One thing I found surprising was Angela’s reluctance to admit that too much grit may be harmful; brushing aside John Henryism or the need to disengage from goals at times, she come across as someone too invested in the concept of grit to acknowledge its dark side. The fact that these things are discussed in conclusion doesn’t make things any better. I guess an honest upfront admission of grits limitations as well as its power would help put things in perspective.
That said, I am not at all sympathetic to the many critical reviews of the book that have focused on the downsides of the concept / book to the exclusion of its utility/ strong points. Angela does a wonderful job of explaining her own and others peoples research and how it is related to what we know about who succeeds. She also has beautifully organized the book into sections where we can grow Grit from inside out (as end users) or outside in (as parents, teachers working with kids etc).
As a matter of fact for those who read the book, but don’t manage the time or don’t have the inclination to go deep into original research, but would like to dig a little deeper, I am currently featuring Angela’s articles on my newly introduced research summary feature and you may like to check some Grit related articles there for now. These articles should give you additional insights about the data and studies that Angela refers in the book.
Also, I believe that Girt is ready for mass market adoption; I myself am running a long term VIA character strengths based positive education initiative for schools, and Grit is an integral part of our offering.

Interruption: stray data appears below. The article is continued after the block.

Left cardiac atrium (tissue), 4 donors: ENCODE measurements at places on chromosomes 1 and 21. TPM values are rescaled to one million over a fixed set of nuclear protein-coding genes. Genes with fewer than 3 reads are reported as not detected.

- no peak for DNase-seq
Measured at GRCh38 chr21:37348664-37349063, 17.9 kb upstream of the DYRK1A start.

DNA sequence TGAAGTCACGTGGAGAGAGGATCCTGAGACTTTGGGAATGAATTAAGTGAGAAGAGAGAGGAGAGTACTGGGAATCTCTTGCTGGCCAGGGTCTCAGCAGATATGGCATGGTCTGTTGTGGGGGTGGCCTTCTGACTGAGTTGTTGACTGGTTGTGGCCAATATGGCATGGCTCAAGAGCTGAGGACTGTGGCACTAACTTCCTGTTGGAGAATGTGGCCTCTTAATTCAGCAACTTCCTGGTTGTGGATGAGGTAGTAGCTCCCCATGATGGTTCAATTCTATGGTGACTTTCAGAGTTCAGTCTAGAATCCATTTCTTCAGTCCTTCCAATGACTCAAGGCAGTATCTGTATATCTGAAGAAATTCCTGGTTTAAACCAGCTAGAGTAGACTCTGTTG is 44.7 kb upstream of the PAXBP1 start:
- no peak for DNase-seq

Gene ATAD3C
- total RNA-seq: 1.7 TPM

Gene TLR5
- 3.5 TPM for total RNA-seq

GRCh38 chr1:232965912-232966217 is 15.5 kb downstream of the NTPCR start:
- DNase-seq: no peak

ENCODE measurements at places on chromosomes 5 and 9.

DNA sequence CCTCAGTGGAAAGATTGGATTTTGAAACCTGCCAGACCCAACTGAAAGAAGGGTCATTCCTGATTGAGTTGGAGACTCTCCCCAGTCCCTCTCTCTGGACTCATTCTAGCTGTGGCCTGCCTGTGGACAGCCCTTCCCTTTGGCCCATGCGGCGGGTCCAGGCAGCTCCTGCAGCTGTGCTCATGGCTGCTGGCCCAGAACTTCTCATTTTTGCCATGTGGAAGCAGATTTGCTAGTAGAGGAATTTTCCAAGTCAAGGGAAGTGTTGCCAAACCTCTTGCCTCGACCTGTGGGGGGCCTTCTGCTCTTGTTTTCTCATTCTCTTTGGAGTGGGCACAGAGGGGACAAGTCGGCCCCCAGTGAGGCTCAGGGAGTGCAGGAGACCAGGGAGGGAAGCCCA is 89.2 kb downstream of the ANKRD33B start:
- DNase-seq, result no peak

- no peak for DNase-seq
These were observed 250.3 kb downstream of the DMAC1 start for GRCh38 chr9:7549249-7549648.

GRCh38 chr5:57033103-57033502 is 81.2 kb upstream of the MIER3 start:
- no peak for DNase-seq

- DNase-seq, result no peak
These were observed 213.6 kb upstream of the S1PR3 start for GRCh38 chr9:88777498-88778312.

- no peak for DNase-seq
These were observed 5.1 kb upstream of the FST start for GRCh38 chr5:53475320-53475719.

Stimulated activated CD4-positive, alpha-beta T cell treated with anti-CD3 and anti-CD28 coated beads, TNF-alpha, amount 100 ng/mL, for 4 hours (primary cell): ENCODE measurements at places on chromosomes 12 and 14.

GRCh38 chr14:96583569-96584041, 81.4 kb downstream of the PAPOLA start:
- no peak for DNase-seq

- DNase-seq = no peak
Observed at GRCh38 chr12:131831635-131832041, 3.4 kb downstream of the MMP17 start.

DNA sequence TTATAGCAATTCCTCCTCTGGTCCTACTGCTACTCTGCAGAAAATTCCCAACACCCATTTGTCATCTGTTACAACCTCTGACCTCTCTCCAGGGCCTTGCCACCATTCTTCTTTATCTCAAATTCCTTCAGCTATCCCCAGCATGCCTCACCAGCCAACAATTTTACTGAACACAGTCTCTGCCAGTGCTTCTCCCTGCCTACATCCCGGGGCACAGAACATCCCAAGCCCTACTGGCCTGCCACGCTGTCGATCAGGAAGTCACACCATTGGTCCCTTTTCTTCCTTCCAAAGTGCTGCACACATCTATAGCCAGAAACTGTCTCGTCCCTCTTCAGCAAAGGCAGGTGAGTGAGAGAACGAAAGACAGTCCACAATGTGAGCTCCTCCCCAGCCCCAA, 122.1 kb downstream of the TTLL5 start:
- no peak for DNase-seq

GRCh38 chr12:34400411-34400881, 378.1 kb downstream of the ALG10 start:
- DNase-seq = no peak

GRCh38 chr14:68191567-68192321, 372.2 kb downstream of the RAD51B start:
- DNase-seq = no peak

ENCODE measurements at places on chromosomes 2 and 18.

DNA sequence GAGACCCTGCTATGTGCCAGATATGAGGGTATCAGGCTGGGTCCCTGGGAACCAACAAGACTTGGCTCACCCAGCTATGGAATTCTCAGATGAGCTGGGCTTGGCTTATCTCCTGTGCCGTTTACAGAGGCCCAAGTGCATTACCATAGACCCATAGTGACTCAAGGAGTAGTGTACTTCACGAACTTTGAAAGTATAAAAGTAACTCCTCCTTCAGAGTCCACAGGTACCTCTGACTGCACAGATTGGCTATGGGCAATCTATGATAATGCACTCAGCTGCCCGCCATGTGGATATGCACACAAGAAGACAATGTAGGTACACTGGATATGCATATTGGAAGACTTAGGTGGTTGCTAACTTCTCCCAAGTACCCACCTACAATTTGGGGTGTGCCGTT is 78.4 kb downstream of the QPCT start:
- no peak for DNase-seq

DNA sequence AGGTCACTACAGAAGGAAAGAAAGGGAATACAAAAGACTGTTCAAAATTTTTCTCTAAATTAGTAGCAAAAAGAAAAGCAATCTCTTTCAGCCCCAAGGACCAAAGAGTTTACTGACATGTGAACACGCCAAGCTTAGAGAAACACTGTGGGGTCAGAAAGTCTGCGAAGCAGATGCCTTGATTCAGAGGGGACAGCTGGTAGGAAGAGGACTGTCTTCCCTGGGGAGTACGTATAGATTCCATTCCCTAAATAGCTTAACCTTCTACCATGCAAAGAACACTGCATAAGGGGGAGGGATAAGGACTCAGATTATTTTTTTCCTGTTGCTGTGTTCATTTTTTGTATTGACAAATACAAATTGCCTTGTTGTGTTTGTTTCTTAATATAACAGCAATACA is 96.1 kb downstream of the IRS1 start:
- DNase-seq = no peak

So my recommendation, do read Grit and grow it in yourself and others. It will definitely help you in good stead.
This research summary will be especially attractive to those who have interest in psychometric and would like to see how the concept and measure of grit has evolved. In this paper, Angela Duckworth refines her measurement of grit and establishes the test-retest stability of the concept apart form predictive and consensual validity.
- The authors wanted to come up with a briefer version of the grit scale, which would have better internal consistency and still retain the predictive power and the two factor structure of Consistency of Interests and Perseverance of effort.
- As such they dropped 2 items each from both the factor items and retained just 4 items each for each of the factors. The decision to drop the items was taken on the basis of analyzing data across four studies as delineated in their earlier paper, whose research summary is present here. The newer 8 item Grit scale called Grrit -S retained predictive power and showed the same two factor structure.
- Similar to their earlier paper, they did an online study measuring grit-S/grit -O, big five traits as predictors and career changes and educational levels as outcome variables. Grit -S correlated with conscientiousness, but was still able to predict the outcomes over and beyond conscientiousness.
- Using the same online procedure, they asked subjects as well as informants (their friends family members) to complete the Grit-S/Grit -O measures and established the consensual validity of the scale.
- In another study with students, they measured Grit-S/Grit -O for two consecutive springs and established the test-retest stability of the scale as well as its predictive validity where GPA obtained was an outcome variable and so was the number of hours watching television.
- The next study was similar to the West point study they had done for earlier paper, but with grit-S predicting who makes it through the beast barracks.
- The last study was again a followup study of the national spelling bee competitors, this time with a new cohort, and using a new scale and led to similar results, whereby girt predicted who reached which round etc. based partly on who practiced how much and had prior experience participating.